Is it important to have women in our parliament?

Government has always been a man’s world and it looks like things won’t be changing anytime soon with a mass

Government has always been a man’s world and it looks like things won’t be changing anytime soon with a mass exodus of women leaving parliament.

With the federal election just around the corner, Australia dissolved its 44th parliament on Monday to make way for a new wave of MPs.

The only problem is that most of these MPs will be men.

It is expected that Liberal Jason Falinski will replace Bronwyn Bishop in her seat, while Liberal Trevor Evans or Labor’s Pat O’Neil will take over from Queensland MP Teresa Gambaro.

It’s the same situation for a number of other female MPs who are will all be replaced by men.

While Labor has made a push in recent years to include more female MPs, the numbers are still no where near as high as the amount of men in the party.

The LNP trails both Labor and the Greens with only 32 female MPs in the coalition.

Labor will stand at least 47 lower house female candidates, while the Coalition will stand at least 32. This is compared with 43 from the Greens. There are 150 seats in the lower house.

This means there will be even less women in the 45th parliament than we had in the last.

Outgoing Liberal MP Sharman Stone said she is disappointed by this.

“If you are going on the number of women like myself who are retiring and have been replaced by preselected male candidates, and all those guys got up, the expectation is we would probably go down to lower than we are now,” she told SMH.

“Men and women do come from different perspectives and life experiences, and its been well researched that boards and management groups have better outcomes for their shareholders when there’s more balanced numbers of men and women in leadership.”

Despite the push to get more women into politics, some have suggested there just aren’t enough women who actually want to take on the role.

While some women say they would like to be better represented in parliament with more women in power, others say it doesn’t make a difference and that it is more about who can do the job right, not what sex you are.

What do you think?

Do we need more women in parliament? Or does it not matter?

  1. Helen  

    The quality of the person and their ability to do their job far outweighs their gender! – in all walks of life!

  2. Rob  

    Absolutely NOT. The people in government should be elected soley on their ability to represent the people and make decisions based on the good of the population. S.A Police Commissioner is calling for gender equality i.e. 50-50 men and women. Hello you moron the physical standards have already been lowered to make it easier women. Lower them even more to get an equal gender basis is going to put more strain on the males. This rule of gender equality has to stop and people elected or employed soley on the basis of ability implemented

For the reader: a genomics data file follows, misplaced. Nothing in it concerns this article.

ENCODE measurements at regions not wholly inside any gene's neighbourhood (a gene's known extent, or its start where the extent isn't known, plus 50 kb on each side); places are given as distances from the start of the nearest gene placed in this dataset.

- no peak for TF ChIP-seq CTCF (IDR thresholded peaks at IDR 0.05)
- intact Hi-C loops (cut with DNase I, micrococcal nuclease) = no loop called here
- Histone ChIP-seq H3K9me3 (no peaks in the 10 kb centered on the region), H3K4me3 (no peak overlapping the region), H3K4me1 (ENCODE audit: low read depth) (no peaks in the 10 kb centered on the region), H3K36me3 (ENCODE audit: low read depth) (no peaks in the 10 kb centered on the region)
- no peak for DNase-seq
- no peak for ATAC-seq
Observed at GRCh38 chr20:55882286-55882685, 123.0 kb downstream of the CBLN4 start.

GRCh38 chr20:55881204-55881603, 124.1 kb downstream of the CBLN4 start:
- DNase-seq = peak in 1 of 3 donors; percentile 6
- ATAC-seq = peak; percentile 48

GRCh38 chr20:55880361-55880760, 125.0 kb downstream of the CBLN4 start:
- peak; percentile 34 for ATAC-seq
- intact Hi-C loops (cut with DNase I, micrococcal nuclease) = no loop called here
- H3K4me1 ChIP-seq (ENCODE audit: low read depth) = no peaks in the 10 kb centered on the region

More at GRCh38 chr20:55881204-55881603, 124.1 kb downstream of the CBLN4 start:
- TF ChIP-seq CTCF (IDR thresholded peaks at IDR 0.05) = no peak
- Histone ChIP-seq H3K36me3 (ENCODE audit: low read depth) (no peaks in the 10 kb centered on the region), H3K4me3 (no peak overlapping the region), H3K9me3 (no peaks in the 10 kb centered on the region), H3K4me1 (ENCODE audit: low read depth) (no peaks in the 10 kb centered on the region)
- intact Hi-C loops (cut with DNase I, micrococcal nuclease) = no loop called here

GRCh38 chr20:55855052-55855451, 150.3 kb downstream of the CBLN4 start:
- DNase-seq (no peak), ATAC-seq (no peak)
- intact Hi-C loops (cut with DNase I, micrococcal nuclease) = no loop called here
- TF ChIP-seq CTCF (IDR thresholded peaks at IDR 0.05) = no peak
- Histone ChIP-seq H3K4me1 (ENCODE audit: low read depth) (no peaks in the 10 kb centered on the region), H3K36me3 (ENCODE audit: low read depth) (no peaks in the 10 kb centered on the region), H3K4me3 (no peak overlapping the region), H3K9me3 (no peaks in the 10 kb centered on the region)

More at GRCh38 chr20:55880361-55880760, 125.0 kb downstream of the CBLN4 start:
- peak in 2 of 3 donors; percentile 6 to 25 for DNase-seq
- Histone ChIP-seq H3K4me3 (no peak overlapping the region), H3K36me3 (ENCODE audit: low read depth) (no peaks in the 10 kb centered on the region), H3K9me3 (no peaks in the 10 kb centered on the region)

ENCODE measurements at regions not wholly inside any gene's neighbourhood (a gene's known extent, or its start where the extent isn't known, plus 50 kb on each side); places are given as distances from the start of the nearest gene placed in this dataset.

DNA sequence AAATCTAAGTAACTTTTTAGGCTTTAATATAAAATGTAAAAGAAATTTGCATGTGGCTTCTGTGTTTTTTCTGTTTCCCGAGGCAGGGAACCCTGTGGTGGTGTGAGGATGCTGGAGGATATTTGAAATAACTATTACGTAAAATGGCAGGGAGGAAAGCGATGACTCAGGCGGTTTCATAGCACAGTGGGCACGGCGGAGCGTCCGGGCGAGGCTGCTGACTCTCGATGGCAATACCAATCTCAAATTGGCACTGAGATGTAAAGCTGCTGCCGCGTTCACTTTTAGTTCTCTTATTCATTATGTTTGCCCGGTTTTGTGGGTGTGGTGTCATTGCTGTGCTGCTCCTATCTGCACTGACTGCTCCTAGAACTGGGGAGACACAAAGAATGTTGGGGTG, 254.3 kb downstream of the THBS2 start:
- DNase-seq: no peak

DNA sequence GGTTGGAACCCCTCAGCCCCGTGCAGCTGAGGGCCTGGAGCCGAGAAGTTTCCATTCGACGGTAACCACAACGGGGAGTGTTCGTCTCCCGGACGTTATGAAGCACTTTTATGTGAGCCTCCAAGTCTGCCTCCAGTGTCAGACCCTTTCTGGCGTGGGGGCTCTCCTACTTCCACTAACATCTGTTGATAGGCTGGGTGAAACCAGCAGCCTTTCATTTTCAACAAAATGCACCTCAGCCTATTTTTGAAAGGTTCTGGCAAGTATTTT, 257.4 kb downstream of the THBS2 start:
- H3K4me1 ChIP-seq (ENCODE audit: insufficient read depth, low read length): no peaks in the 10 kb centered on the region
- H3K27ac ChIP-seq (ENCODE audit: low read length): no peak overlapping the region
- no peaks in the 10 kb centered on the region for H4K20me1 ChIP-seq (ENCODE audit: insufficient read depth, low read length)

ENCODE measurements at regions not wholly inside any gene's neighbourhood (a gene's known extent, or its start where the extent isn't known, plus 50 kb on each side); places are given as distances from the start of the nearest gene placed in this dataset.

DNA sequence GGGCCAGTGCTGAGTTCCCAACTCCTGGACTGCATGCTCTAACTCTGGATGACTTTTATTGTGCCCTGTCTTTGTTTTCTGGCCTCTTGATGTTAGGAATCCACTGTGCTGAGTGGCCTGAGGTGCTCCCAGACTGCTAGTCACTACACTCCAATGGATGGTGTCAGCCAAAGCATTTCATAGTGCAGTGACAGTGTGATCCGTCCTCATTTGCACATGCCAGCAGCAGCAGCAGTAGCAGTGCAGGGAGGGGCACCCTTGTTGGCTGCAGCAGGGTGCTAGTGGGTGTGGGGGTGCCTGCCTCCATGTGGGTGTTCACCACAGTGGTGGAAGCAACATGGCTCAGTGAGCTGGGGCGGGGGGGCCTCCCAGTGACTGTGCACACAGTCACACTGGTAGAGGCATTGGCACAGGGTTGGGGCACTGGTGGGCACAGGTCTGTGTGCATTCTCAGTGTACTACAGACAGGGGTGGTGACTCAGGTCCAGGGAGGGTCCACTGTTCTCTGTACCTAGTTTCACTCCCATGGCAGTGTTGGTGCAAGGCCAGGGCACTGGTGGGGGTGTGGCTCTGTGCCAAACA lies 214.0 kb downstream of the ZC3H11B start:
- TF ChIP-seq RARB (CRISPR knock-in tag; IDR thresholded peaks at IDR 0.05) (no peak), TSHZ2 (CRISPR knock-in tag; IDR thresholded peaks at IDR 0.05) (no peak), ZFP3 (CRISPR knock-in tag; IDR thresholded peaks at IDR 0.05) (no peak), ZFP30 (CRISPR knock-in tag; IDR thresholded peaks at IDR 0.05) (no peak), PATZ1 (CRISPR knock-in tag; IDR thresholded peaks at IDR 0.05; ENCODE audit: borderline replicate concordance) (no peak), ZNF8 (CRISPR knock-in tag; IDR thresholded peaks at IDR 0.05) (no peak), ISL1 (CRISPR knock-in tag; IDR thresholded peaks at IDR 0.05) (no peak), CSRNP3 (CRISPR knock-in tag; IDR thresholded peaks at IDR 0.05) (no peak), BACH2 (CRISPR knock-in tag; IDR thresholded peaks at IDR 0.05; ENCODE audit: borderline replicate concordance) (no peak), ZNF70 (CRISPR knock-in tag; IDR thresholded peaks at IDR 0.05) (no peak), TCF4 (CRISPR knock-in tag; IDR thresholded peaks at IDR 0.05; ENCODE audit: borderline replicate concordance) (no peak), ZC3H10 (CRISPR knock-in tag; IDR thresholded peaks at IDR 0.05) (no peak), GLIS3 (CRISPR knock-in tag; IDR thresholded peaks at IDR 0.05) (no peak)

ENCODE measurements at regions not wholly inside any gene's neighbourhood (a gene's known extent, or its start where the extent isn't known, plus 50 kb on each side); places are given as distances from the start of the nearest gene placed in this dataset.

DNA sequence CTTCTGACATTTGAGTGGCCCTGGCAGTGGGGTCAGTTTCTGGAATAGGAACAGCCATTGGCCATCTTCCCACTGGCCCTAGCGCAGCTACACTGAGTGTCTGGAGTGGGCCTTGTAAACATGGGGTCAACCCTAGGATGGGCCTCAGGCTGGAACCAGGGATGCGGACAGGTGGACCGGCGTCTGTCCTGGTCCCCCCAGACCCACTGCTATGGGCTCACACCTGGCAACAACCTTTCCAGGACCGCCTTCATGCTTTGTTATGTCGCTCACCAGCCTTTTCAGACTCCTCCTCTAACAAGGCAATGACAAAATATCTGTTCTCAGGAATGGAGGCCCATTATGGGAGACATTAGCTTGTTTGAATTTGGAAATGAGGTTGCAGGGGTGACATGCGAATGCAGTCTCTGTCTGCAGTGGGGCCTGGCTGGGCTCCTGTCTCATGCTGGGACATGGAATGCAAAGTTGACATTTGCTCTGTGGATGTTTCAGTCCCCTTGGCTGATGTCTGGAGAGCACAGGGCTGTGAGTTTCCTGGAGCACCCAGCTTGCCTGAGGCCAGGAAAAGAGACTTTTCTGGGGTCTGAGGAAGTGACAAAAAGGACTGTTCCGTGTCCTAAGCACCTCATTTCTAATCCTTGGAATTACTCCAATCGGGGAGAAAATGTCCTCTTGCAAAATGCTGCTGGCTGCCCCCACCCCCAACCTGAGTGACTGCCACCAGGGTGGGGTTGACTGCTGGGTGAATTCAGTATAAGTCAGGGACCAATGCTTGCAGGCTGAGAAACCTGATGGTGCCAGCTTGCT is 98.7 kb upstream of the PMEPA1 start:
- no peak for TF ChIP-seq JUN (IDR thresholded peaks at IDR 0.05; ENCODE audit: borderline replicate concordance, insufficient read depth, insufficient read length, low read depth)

3. Matronbb  

    It doesn’t matter male or female they are all only out to feather their own nests. Rort the system to their own advantage. While telling the average Australian to tighten their belts. That’s where the equality needs to be. Politicians (both genders) need to lead by example. Soneone should have the guts to stand up and say we need to get rid of the majority or the “perks” don’t they get paid enough anyway!!!

  4. I think that we need diversity in parliament. Diversity of ages, genders, cultural backgrounds, religions etc; to reflect the diversity in the Australian population. That is why the proportional representation system that applies in the Senate and in some state houses like the lower house in Tasmania, is preferable in its ability to allow those representing diverse groups to be elected. The one-member electorates of the House of Representatives, tend to result in a House with minimal diversity. However every electorate had roughly equal numbers of male and female voters, so this aspect of diversity should be the easiest to achieve. That does not mean that we need to aim for fixed percentages of either gender but we do need enough of each gender to allow different perspectives to be heard in the debates.

  5. Gender is not as important as performance. I’d like to see more women in Parliament, but I do not believe in quotas.

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